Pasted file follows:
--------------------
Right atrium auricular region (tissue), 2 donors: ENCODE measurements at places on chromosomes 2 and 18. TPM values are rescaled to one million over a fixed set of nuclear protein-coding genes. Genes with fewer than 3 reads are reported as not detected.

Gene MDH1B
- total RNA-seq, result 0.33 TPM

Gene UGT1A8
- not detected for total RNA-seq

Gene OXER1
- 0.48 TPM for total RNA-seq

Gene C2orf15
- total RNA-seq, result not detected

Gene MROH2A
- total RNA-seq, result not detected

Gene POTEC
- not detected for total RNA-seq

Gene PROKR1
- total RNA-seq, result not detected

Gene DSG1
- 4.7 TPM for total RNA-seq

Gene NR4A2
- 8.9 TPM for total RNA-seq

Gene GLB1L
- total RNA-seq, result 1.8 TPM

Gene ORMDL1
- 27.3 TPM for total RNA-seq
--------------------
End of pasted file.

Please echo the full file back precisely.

Right atrium auricular region (tissue), 2 donors: ENCODE measurements at places on chromosomes 2 and 18. TPM values are rescaled to one million over a fixed set of nuclear protein-coding genes. Genes with fewer than 3 reads are reported as not detected.

Gene MDH1B
- total RNA-seq, result 0.33 TPM

Gene UGT1A8
- not detected for total RNA-seq

Gene OXER1
- 0.48 TPM for total RNA-seq

Gene C2orf15
- total RNA-seq, result not detected

Gene MROH2A
- total RNA-seq, result not detected

Gene POTEC
- not detected for total RNA-seq

Gene PROKR1
- total RNA-seq, result not detected

Gene DSG1
- 4.7 TPM for total RNA-seq

Gene NR4A2
- 8.9 TPM for total RNA-seq

Gene GLB1L
- total RNA-seq, result 1.8 TPM

Gene ORMDL1
- 27.3 TPM for total RNA-seq